AP Vocabulary

See Vocabulary Handout
“The Story of an Hour” by Kate Chopin
 Annotation technique/strategy
 Assistance with Multiple Choice Questions
 highlighting, circling, underlining words or phrases, and
writing in the margins.
The key is to develop close reading skills.
 Understanding
Tone – understanding what
the author is saying.
 Tone is confused with Mood—Although they
are different they, both tone and mood can
have the same emotional impact.
 The
author’s attitude, stated or implied,
toward a subject is referred to as TONE.
 Tone
Vocabulary –Attitudes: Neutral,
Positive, and Negative (Handout 48-55)
AP Novel Guide -See Handout/
Complete a AP Novel Guide for Jane Eyre
Complete a AP Novel Guide for The Things
They Carried by Tim O’Brien
AP Annotation Exercise
 Tone (Pos./Neg.) Connotation, Suspense
 Paradoxes
 Oxymoron
 Simile, Metaphors, Personification
 Imagery
 Irony – situational, dramatic
 Conflict – internal, external
 Diction
! _____
Connecting with the Text
Discuss strategies students use when taking
an exam…..
Read the Story of an Hour by Kate Chopin
Materials needed: pencil, black or blue pen,
Annotate the Text
Review results – whole class
Answer Multiple Choice Questions
“Shortest, but most complex and diverse as
any other period in British Literature” (1)
Literary scholars listed in the Romantic period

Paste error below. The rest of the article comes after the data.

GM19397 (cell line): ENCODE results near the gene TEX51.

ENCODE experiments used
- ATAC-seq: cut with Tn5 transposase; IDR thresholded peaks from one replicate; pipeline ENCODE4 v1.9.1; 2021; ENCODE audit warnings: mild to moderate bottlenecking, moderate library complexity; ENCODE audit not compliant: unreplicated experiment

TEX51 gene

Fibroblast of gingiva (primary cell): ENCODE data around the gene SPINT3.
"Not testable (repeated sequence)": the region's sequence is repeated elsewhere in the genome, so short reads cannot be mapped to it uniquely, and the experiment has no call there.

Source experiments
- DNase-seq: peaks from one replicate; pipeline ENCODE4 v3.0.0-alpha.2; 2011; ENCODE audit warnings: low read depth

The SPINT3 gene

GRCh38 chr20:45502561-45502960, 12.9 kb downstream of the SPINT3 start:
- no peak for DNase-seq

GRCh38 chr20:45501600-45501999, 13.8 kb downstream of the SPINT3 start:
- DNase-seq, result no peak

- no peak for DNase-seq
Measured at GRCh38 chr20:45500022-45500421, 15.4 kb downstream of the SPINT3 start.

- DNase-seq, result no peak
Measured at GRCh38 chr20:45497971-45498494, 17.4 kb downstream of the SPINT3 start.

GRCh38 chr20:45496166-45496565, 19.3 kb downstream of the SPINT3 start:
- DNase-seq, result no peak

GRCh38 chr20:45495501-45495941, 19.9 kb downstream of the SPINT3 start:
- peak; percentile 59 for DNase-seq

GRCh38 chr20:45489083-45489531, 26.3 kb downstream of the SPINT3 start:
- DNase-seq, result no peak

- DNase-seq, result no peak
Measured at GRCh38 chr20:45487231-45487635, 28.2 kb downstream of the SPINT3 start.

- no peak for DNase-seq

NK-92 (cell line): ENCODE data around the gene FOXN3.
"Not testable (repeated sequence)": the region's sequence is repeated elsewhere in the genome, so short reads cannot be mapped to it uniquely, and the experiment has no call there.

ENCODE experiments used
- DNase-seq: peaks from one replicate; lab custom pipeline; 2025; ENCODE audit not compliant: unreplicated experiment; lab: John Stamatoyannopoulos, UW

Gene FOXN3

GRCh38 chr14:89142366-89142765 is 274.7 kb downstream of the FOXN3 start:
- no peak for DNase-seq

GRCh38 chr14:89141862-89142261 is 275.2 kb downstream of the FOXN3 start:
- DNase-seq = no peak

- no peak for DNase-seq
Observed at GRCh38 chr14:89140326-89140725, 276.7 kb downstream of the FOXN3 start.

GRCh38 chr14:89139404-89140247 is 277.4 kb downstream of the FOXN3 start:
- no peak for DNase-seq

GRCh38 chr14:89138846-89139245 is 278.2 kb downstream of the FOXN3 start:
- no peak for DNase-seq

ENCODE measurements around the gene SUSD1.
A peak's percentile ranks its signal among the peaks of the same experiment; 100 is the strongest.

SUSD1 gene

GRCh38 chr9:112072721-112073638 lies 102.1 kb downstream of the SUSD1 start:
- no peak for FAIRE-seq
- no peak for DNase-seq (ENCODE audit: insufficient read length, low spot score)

throughout most of the 20th Century__
Wordsworth, Coleridge, Byron, Percy Shelly,
and Keats (most noted for political, social and
economic literary work(s)).
Later others were identified Keats, and many
women who defied social mores to publish or
opted to write under pseudonyms.
Read Anna Letitia Barbauld – “The Rights of
Woman” (39-40). On a separate page make
annotation notes on Literary Devices and
authors tone.
Read Charlotte Smith (53)
◦ Poem – “Written at the Close of Spring” (54)
◦ Poem – “To Night” (55)
Annotate poems on a separate sheet of paper
or use a TPCASTT
Anna Letitia Barbauld, “The Rights of Woman”
Until the last two stanzas, this seems
to be a positive response to Mary
Wollstonecraft's "A Vindication of the
Rights of Woman"(1792), which was a
radical look at the place of women in
“Conquest or rule thy heart shall
feebly move,
In Nature's school, by her soft maxims
That separate rights are lost in mutual
“To a Nightingale”
Poor melancholy bird---that all night long
Tell'st to the Moon, thy tale of tender woe;
From what sad cause can such sweet sorrow flow,
And whence this mournful melody of song?
Thy poet's musing fancy would translate
What mean the sounds that swell thy little breast,
When still at dewy eve thou leav'st thy nest,
Thus to the listening night to sing thy fate!
Pale Sorrow's victims wert thou once among,
Tho' now releas'd in woodlands wild to rove?
Say---hast thou felt from friends some cruel wrong,
Or diedst thou---martyr of disastrous love?
Ah! songstress sad! that such my lot might be,
To sigh and sing at liberty---like thee!
display&thread=172 (Poem)
Norton D: (165-7)
“To a Mouse” (171-2)
On Turning Her up in Her Nest
with the Plough, November,
Harsh work and lives
“She Walks in Beauty”
She walks in beauty—like the night
Of cloudless climes and starry skies,
And all that's best of dark and bright
Meet in her aspect and her eyes;
Thus mellowed to the tender light
Which heaven to gaudy day denies.